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Tom Leonard, Access to the Silence: Poems and Posters 1984-2004, Etruscan Books

Political, formal, intellectual, phonic, visual, musical, (post?) religious, humanist, translating, angry, tender, minimalist, exploratory, campaigning, personal – Tom Leonard’s poetry is all these and more. Perhaps Leonard’s greatest sequence is nora’s place, collected here, and which displays most of these qualities. The eponymous heroine is a hardworking mother who is dramatised largely through her own words. Her loneliness is almost unbearable but nowhere melodramatic.

In one poem the supermarket’s zoning of consumables is wryly enumerated: structurally speaking, the long list separates the Nora going in to the shop from the Nora found, finally, “leaning on the trolley / waiting”. Nora has almost got lost in there, her own time frustrated by the grim list of would-be necessaries so that she is almost cut in two by the poem itself. Elsewhere, Nora worries that “the dinner school portions [are] too wee it / must be the cutbacks that’ll mean / they’d better come home at // the back of twelve every / day. The disjunctive syncopation of those line-endings formally underwrite the quandary Nora is in: the arhythmic hearbeats are heartbreaking.

The sequence, as with Leonard’s poetry in general, is as tough as it is tender. The directness of “I don’t know what we share exclusively now / other than the children” has its prosodic strength not least because Leonard has used off-the-beat line-endings so effectively before. With enjambement gone there is a kind of pulsing power equal to Nora’s sense of aging and isolation within her marriage. Nora recognises that the home that her family come home to, for them, is “the place that has not existed / these past hours”. Her “place” is fragile, contingent on others out at school or payed work. If Nora does venture out she takes on the extreme self-consciousness of those more used to living wholly on their own –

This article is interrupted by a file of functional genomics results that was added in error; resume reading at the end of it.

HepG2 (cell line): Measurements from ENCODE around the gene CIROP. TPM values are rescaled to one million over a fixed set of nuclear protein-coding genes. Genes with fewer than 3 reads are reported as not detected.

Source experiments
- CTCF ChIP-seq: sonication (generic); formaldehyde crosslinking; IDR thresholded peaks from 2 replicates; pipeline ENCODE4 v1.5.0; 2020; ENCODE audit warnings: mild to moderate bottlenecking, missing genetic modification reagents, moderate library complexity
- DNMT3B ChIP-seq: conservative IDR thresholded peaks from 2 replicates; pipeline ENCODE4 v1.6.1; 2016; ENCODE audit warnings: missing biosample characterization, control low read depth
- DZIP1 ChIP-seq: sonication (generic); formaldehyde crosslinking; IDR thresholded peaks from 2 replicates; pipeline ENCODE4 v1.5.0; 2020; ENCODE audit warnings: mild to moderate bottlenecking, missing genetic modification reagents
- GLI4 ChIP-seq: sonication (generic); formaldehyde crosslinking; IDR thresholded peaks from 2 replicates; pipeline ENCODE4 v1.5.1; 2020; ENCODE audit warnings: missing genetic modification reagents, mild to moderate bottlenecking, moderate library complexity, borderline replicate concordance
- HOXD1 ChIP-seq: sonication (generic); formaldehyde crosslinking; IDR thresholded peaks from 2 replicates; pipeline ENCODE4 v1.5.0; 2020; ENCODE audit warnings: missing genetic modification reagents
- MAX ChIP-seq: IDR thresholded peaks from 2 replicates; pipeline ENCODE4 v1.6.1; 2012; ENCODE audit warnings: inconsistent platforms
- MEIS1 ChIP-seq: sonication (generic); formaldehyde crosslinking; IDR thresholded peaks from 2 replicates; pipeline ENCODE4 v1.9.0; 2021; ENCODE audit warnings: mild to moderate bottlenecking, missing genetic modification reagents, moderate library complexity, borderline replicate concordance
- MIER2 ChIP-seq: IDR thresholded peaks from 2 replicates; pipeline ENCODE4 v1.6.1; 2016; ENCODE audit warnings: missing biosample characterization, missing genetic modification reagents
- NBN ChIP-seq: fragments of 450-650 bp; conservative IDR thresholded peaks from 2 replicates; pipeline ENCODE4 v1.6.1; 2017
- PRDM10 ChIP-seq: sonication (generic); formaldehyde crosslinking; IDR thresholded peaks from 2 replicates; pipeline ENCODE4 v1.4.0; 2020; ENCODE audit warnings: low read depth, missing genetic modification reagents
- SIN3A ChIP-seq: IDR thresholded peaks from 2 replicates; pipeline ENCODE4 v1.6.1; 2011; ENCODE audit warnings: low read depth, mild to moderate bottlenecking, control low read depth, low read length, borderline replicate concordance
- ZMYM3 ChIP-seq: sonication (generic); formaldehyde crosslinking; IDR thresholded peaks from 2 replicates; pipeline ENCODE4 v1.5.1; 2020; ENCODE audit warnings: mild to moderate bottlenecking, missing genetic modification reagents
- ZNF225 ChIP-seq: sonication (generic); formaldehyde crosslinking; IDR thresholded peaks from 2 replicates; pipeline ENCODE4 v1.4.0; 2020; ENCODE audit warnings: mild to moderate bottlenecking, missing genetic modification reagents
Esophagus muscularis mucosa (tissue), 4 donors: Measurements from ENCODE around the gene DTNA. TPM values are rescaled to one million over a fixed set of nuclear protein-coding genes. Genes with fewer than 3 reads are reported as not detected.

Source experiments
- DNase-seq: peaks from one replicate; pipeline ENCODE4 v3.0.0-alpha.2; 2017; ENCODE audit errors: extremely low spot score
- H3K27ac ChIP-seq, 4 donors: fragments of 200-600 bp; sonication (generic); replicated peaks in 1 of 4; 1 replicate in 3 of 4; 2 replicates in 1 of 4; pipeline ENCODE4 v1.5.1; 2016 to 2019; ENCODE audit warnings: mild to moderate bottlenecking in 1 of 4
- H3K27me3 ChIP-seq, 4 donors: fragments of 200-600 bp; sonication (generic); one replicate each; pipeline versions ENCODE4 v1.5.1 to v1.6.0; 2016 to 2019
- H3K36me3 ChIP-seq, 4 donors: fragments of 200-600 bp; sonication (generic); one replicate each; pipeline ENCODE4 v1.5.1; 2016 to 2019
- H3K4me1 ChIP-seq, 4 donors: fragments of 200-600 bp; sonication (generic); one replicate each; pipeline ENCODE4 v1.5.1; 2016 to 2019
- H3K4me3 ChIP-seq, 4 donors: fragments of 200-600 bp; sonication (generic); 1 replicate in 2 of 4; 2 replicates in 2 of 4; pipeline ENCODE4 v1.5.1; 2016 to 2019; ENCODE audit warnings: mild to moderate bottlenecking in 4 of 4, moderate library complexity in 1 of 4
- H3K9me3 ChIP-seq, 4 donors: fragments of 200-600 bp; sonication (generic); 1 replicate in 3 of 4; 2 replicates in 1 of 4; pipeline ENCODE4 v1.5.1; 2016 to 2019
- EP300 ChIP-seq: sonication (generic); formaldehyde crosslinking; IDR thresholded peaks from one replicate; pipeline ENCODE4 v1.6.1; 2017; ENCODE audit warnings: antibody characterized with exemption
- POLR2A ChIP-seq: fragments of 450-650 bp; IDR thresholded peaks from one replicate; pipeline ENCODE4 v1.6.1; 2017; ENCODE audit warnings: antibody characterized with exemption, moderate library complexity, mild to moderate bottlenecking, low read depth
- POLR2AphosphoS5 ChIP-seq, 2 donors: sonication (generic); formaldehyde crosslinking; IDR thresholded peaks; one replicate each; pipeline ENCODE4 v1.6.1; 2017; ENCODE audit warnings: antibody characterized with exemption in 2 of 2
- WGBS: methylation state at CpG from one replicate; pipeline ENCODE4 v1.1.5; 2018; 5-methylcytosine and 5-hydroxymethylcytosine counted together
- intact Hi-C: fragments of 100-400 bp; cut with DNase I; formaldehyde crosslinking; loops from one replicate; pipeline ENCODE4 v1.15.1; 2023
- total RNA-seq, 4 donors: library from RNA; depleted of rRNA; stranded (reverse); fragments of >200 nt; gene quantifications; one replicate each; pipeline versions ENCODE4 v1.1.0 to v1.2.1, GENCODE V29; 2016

where do you put your eyes
when you’re

    just talking?

people can tell when you’re

    not good at it, look

surprised and a bit hurt

These hesitations and contemplations are as beautifully cadenced as they are moving.

Perhaps it is Leonard’s evocation of the intellectually and emotionally sensitive working class that makes him, in a way that has affinities with D. H. Lawrence’s later poetry, a sharp critic of self-appointed authority. In the aphorisms of “Against Cormorants”, dedicated to Anne Stevenson, academe is particularly well-pilloried: “Make a witty and provocative case for Adolf Hitler as a neglected German colourist”, “They write about poetry as if it had nothing to do with music”, and (in bold”), “Trust the poets – not the clerisy. Trust the poems – not the popes.”

The posters that punctuate this beautifully printed collection extend this criticism to the management of language. Note the indefinite articles of “AN / OXFORD / DICTIONARY/ OF / AN / ENGLISH / LANGUAGE” and the angry play in “MISSILES / LAUNCHED / FROM/ MORAL/ HIGH GROUND”. The body politic itself is the subject of the poster which reads: “a / parasite that / survives by / defining the host / in ways that / maintain its own / habitat // the / institution / of the / state.”

It is far from being all satire. One poster reads affectionately: “hawfa pakora / is better than / nay samosa”. But you are never far from a fundamentally serious poetry, light on its feet and measuring each of its near-miraculous breaths. As Leonard says in another set of proverbs: “if you dribble past five defenders, it isn’t called sheer prose”.

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